I told her I was going to turn her into an Amazon right from the outset. I called her “Awesome Kara” and she looked horrified, waved her hand at me and said “No. No, I’m not. I’m not awesome.” I grinned and told her she would be, and that before we were done, she would be Artemis, Goddess of the Hunt, and a fearsome warrior. She’s been “Awesome Kara” for three years now, and I’ve nudged her along and encouraged her as she struggled with the form and the strength and the discouragement and frustration.

Last week I noticed a definite improvement in her form, and I told her so. She nodded and then rattled off the things she was still doing wrong. I told her to just work on one thing at a time, and this week it was going to be the anchor, where and how the draw hand touches the face to line up the shot, because hers was inconsistent. This week, as I watched her shoot her first arrow, I saw a perfect draw, anchor, and release. Then she did it again and again, putting her arrows in a much tighter group than she normally did in the past. She was particularly pleased that her shooting is finally beginning to surpass her sister’s.

“You’ve been practicing,” I said. She told me she had, every day of the week, because she was out of school for spring break, and concentrating entirely on her anchor. She had a big grin on her face, a confident look in her eyes, one I’d rarely seen there before. Something had clicked. She was an archer, and she knew it. She was making eye contact and not rushing to dismiss compliments the way she used to. She was also socializing with the other students a lot more than she used to.

I said, “Do you know the biggest obstacle to becoming great at anything? Starting out good at it. The secret to being great is to stink at it and keep doing it anyway. People who are naturally talented at something, who find that it comes easy, they don’t learn how to work at it; they reach a certain level and get stuck, because they haven’t had to fight and struggle and be persistent.”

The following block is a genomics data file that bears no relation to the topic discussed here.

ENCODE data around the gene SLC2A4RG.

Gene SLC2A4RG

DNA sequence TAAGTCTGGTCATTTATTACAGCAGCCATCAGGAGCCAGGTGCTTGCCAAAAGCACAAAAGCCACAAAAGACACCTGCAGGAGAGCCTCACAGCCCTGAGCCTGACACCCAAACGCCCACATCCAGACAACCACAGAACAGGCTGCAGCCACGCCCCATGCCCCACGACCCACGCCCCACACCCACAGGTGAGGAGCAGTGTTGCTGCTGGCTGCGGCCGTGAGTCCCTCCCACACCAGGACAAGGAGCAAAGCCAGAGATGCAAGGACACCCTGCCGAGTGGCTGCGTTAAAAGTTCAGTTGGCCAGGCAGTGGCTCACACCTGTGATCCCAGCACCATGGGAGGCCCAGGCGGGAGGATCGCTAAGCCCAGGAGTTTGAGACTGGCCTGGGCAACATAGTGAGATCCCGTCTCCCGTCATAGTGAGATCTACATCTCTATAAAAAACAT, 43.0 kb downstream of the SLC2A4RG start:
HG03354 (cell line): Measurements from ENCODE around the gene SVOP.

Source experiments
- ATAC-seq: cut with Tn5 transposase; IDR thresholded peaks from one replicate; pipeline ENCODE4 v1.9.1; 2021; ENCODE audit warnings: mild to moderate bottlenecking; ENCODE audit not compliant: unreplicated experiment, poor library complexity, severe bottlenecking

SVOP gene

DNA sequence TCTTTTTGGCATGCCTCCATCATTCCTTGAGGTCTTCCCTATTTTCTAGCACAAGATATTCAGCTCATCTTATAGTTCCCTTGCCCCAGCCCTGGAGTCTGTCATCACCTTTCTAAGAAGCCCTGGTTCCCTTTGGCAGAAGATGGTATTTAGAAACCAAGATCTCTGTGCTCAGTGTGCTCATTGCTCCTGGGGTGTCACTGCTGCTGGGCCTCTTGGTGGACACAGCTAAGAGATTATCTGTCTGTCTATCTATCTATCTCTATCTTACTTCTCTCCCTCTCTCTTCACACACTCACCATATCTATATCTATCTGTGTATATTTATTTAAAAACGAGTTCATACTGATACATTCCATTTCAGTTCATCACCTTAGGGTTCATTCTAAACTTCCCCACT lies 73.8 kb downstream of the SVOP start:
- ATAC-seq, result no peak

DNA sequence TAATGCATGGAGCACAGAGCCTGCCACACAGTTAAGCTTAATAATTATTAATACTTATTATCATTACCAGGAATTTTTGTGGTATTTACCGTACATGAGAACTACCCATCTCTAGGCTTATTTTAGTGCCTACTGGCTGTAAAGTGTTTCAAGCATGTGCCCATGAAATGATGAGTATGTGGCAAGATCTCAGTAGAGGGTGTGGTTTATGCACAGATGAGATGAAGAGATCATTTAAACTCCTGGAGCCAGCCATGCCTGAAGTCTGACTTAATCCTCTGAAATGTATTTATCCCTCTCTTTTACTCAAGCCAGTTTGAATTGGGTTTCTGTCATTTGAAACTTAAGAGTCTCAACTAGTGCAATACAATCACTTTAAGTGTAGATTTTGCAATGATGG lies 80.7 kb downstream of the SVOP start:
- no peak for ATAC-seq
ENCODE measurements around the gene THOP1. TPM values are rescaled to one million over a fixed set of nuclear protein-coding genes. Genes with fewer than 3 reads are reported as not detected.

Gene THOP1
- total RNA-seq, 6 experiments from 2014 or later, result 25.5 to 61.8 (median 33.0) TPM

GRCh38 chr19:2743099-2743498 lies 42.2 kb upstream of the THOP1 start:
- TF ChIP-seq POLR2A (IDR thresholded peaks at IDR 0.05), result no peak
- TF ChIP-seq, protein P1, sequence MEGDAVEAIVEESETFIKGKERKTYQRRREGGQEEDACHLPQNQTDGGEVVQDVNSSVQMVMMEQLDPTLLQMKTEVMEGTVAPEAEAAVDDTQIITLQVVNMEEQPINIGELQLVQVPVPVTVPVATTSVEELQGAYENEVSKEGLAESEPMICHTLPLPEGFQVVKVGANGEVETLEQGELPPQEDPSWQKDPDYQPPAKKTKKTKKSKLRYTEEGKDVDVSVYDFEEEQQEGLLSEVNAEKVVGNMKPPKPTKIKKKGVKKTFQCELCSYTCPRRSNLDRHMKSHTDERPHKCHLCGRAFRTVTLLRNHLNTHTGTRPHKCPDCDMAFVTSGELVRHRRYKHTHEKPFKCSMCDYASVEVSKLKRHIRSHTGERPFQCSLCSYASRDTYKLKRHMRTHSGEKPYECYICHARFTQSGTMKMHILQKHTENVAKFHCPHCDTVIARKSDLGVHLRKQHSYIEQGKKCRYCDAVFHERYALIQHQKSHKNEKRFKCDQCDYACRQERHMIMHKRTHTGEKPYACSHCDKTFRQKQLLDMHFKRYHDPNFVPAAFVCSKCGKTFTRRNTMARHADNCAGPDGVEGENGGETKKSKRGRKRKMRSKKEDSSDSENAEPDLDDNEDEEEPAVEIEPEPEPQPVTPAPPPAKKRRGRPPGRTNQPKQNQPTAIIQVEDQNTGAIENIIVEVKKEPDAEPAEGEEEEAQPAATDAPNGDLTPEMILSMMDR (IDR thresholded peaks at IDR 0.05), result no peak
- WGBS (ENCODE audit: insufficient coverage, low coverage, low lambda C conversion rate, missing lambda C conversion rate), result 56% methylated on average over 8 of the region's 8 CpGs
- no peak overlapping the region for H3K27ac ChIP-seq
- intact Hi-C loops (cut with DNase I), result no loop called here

She nodded and quietly said “Oh, like Anna.” She blushed a little at having been mean to her sister, then raised her head, gave me a little smile of satisfaction, and went back to the shooting line, ready to go for another round.

There were 25 kids in my class on Saturday, but for a few minutes, I had one student. Awesome Kara the Amazon. Today she beat her sister by 2 points, and never said a word about it. Because she is awesome.

The Girl Scouts perfectly describe the point of archery, and just about any other sport.
The Girl Scouts perfectly describe the point of archery, and just about any other sport.

I’m lucky. Archery seems to be self-selecting for nice people. Those nightmare parents who make coaches’ lives miserable in other sports aren’t drawn to archery. There’s no bench. Everybody plays. There’s no referee, no judgment to question, no point in arguing or yelling. The target doesn’t lie, either they hit it or they didn’t. The sun wasn’t in their eyes, nobody blocked or tackled them, nobody else screwed up the play. The only person to yell at is your own kid, and you look like a jerk if you do. The details of the form are obscure enough that the parents can’t second-guess the coach unless they take up the bow themselves, which many do, with the result that we have several families all practicing together. Upshot: I am surrounded by lovely families having a lovely time, and I get credit for it. And every once in a while, I get to help a kid to, in the words of the Girl Scout billboard, find her inner awesome.

*All names have been changed.